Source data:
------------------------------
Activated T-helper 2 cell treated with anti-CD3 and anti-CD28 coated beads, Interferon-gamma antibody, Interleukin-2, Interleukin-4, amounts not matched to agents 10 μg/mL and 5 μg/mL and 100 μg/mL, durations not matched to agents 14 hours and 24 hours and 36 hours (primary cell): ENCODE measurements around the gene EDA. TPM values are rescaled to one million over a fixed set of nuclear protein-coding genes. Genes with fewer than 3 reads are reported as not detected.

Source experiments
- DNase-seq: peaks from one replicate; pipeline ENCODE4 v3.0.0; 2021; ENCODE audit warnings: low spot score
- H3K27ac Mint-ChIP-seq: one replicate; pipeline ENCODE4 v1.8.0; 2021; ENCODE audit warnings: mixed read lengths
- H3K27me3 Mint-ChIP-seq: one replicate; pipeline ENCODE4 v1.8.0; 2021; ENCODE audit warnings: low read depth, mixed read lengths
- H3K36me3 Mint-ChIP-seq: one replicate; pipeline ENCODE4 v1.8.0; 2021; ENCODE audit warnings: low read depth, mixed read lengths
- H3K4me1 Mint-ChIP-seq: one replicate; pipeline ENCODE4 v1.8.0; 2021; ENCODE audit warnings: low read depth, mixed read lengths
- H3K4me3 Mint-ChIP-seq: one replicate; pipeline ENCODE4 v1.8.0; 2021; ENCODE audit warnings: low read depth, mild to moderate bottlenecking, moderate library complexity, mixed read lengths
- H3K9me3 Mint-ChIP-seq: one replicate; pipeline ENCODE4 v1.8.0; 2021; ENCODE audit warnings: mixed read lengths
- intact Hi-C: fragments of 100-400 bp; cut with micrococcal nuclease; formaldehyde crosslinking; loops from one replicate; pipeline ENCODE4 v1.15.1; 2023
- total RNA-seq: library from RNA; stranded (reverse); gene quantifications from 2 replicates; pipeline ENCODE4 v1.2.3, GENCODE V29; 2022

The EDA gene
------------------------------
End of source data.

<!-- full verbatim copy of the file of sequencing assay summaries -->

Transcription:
Activated T-helper 2 cell treated with anti-CD3 and anti-CD28 coated beads, Interferon-gamma antibody, Interleukin-2, Interleukin-4, amounts not matched to agents 10 μg/mL and 5 μg/mL and 100 μg/mL, durations not matched to agents 14 hours and 24 hours and 36 hours (primary cell): ENCODE measurements around the gene EDA. TPM values are rescaled to one million over a fixed set of nuclear protein-coding genes. Genes with fewer than 3 reads are reported as not detected.

Source experiments
- DNase-seq: peaks from one replicate; pipeline ENCODE4 v3.0.0; 2021; ENCODE audit warnings: low spot score
- H3K27ac Mint-ChIP-seq: one replicate; pipeline ENCODE4 v1.8.0; 2021; ENCODE audit warnings: mixed read lengths
- H3K27me3 Mint-ChIP-seq: one replicate; pipeline ENCODE4 v1.8.0; 2021; ENCODE audit warnings: low read depth, mixed read lengths
- H3K36me3 Mint-ChIP-seq: one replicate; pipeline ENCODE4 v1.8.0; 2021; ENCODE audit warnings: low read depth, mixed read lengths
- H3K4me1 Mint-ChIP-seq: one replicate; pipeline ENCODE4 v1.8.0; 2021; ENCODE audit warnings: low read depth, mixed read lengths
- H3K4me3 Mint-ChIP-seq: one replicate; pipeline ENCODE4 v1.8.0; 2021; ENCODE audit warnings: low read depth, mild to moderate bottlenecking, moderate library complexity, mixed read lengths
- H3K9me3 Mint-ChIP-seq: one replicate; pipeline ENCODE4 v1.8.0; 2021; ENCODE audit warnings: mixed read lengths
- intact Hi-C: fragments of 100-400 bp; cut with micrococcal nuclease; formaldehyde crosslinking; loops from one replicate; pipeline ENCODE4 v1.15.1; 2023
- total RNA-seq: library from RNA; stranded (reverse); gene quantifications from 2 replicates; pipeline ENCODE4 v1.2.3, GENCODE V29; 2022

The EDA gene